By this point it’s clear that there is essentially a war going on within the music and entertainment industry involving a lot of deception, opportunism, and high finance – people who care not artistic legacy or artists in general, but about power, money, and control. And to this end, they’ve weaponized both crime gangs like that of Whitey Bulger and others – and the US federal government. By which I mean, this relationship between Whitey Bulger and the FBI clearly involves multiple interested and paying parties, including the recording and entertainment industry.
To this end, the way I’d grown accustomed to thinking about artist control and presentation, and about the role of historical documentation – is evolving, because all of this has been weaponized. I’m seeing a very strong pattern now of people positioned as curators, actually acting as thieves and destroyers. Why, and how, would this happen?
It seems to be part of a bigger strategy of control and finance.
It’s really tempting to believe that other people around you are motivated by the same things you’re motivated by. People who are motivated by power or money often believe that others are motivated by the same things. In my case, I am motivated by a desire to protect and uplift art and artists, and to this end, to support freedom of expression, to cultivate safe and stimulating spaces for artists to work, to respect artists’ wishes (within reason) in how they want themselves and their work to presented, to protect artists from damaging and exploitive influences. What I’ve learned is that there are people – and venues – who profess to having this as a goal, but who are actually using this kind of thing as a pretense to feather an attractive, backroom-financed trap. This is what I’m coming to realize, Satyricon was.
It doesn’t mean great art can’t come out of these places – they are venues or back drops for other things that are happening – it just means that for me, in the here and now, there’s a lot of complexity. It means that people linked to these venues and the scenes within them have misrepresented themselves to me for years, and it means they misrepresented themselves to Chris for decades.
In addition to protecting artists safety and their right to control their own work – to be seen when and how they want to be seen and private when and how they want to be private (all within reason of course) – my interest has also been in preserving history, and my assumption has been that people would like history to be preserved and accessible to future generations, that this is a good thing. That it is important to tell different sides of history, and to document and report it as accurately as possible, because this will help future generations (in this case, future generations of artists) chart their own course more safely and successfully, as well as giving homage to the generations who came before, because for an artist, artistic expression is so important. In Chris Newman’s case, his music really was everything to him. He was willing to sacrifice normal comforts and other things that people expect out of life, in order to put forth his music. I think that artists like him who work in the medium of rock and roll really want to be seen and understood in a way that strips away all the superficial B.S. that weigh a person down – social expectations, judgements, petty attitudes. Chris and I saw eye to eye on this and we assumed others involved in art and music would see things the same way, but we didn’t know, and no one told us about all these other forces, and how closely and thoroughly they’d infiltrated our world.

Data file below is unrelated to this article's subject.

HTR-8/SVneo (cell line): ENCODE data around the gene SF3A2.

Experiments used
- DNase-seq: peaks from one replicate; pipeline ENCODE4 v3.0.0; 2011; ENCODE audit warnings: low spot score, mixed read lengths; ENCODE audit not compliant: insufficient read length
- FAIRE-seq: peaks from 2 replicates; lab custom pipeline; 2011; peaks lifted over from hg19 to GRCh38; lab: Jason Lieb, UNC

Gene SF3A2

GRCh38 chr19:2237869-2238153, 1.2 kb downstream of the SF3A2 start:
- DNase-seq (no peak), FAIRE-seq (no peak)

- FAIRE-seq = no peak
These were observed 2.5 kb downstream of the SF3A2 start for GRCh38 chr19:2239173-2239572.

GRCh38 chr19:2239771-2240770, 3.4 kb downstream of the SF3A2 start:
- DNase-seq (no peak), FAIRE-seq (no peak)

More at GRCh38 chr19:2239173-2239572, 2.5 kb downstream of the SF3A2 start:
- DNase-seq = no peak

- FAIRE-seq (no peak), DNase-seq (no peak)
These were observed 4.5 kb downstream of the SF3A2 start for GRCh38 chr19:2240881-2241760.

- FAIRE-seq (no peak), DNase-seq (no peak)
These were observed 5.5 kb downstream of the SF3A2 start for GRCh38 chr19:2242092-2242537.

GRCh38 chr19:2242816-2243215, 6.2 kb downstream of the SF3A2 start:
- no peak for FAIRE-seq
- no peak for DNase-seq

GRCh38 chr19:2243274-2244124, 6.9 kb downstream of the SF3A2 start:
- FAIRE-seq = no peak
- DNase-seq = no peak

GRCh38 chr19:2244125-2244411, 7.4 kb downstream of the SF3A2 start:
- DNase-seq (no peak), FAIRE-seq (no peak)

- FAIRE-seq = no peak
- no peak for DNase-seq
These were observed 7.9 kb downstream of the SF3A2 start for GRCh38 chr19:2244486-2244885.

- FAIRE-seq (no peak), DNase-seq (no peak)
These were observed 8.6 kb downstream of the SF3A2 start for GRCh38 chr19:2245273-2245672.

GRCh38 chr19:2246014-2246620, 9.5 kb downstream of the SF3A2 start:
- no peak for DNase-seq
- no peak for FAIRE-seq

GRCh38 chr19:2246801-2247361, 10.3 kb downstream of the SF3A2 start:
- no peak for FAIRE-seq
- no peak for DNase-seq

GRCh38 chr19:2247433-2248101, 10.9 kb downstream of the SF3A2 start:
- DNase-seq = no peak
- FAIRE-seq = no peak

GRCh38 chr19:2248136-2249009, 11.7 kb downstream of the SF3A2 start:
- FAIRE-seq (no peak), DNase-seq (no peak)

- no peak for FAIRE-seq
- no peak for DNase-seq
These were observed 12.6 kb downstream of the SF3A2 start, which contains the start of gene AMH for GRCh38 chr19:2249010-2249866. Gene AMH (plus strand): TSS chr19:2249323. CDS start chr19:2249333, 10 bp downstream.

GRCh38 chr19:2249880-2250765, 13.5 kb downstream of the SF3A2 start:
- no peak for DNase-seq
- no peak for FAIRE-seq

The result of this is that I’m now looking at a world in which it seems that various people are essentially pouring acid over history, trying to dissolve it away, so that only certain artists are left standing – and those artists seem to be in the pockets of more powerful entities. A lot of those artists are dead and basically just revenue streams.
A big part of this is achieved through curation.
I guess you could say that I’m looking at a lower layer now of the world, and it really changes the way I understand things. It is forcing me to reexamine a lot of my assumptions about people, their behavior, and their motivations.